· Refurbishment of 22 km of cycle lanes in Dublin city
· The Smarter Travel Project Fund is a €15m fund over 5 years which forms a key element in delivering our smarter travel policy. It is aimed at the development of demonstration projects that can deliver more sustainable transport behaviour at a local level. 30 projects around the country recently received funding.
· We recently announced an investment of €14 million in bus priority and park & ride facilities in the regional cities of Cork, Galway, Limerick and Waterford for 2010.
· We introduced a a taxsaver scheme for cycling called the Bike To Work Scheme which has been hugely successful in encouraging people to cycle to work.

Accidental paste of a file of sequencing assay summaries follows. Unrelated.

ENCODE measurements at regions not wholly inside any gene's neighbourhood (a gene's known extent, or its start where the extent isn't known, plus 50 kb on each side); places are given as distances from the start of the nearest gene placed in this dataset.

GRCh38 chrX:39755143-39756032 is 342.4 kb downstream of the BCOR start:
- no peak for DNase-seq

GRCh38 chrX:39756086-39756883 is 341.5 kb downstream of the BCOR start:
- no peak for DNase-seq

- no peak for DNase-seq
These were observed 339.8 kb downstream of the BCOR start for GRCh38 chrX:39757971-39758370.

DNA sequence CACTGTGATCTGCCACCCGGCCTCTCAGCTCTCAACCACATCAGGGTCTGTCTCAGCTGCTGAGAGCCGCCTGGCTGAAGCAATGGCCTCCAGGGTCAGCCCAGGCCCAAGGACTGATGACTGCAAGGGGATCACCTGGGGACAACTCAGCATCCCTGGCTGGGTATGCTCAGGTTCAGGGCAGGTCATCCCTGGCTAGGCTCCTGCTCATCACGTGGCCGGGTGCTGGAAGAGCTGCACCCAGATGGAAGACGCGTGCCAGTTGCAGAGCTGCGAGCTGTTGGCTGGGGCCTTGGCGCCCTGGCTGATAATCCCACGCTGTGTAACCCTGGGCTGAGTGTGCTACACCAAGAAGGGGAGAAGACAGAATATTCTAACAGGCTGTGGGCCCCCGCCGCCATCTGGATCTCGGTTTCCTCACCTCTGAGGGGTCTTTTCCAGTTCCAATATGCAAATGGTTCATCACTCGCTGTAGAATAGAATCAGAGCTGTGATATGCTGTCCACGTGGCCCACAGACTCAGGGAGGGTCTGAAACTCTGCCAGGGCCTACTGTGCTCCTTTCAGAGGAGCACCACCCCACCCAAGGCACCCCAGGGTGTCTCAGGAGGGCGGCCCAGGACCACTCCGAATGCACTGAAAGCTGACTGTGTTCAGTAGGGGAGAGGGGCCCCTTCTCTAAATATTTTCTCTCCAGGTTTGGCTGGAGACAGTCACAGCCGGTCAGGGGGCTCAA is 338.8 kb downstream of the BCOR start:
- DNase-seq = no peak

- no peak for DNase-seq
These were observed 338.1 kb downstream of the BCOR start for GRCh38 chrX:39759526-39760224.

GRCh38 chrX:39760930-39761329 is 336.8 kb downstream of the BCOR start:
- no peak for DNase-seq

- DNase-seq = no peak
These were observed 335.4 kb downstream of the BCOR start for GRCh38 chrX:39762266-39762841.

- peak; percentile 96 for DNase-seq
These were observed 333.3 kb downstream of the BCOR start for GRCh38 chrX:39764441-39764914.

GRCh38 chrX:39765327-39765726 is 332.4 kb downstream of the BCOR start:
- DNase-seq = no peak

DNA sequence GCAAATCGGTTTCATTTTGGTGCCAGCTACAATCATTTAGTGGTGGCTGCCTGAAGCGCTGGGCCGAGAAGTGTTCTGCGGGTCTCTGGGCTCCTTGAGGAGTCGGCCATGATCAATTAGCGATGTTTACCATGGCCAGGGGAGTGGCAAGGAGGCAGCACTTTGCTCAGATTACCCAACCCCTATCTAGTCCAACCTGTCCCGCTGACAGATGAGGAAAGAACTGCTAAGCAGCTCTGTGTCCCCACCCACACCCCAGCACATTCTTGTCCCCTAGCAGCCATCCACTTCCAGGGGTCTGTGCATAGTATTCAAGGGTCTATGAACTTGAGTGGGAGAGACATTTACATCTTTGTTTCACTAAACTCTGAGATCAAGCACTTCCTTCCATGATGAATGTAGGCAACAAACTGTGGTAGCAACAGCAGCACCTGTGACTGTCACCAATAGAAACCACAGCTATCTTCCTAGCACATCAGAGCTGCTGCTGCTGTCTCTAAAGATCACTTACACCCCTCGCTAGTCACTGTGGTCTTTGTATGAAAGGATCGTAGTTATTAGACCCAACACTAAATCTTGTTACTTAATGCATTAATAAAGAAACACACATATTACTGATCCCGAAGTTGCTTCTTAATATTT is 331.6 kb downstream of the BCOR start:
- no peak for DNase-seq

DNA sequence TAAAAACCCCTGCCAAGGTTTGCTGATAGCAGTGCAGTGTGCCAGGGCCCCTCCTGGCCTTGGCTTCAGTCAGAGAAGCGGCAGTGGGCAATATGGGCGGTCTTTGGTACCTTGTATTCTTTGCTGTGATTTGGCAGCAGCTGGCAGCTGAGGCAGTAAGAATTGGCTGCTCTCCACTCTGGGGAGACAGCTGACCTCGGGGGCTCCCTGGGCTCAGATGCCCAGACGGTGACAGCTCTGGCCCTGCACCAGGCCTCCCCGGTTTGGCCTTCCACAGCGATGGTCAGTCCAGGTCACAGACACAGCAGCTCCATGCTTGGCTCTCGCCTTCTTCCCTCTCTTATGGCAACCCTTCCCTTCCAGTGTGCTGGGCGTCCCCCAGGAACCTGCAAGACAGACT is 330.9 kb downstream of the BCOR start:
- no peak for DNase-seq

· Progress made on initial mapping by the National Roads Authority of a preferred National Cycle Network
· Continued financial support for premium cycle routes – Dublin City from Portobello to Fairview; Galway City – Fisheries Field cycle route; South Dublin – linkage of Adamstown to Grand Canal route to Inchicore
· An Taisce’s Green Schools Travel Programme, has delivered a 22% reduction in reliance on the private car for school travel among participating schools. 790 cycling parking spaces were provided in 39 schools in 2008 and a further 1,790 spaces in 114 schools were provided in 2009.
I remain committed to supporting sports in all its forms. Please do not hesitate to contact me office at any time.
Le gach dea ghuí,
The Green Party has the following section on cycling and walking in their manifesto:
Cycling and Walking
- Support Dublin City Council in increasing the number of Bicycles within the Dublin Bikes Scheme, according to consumer demand and demography, and work with the relevant local authorities to introduce a similar system in Galway, Cork & Limerick.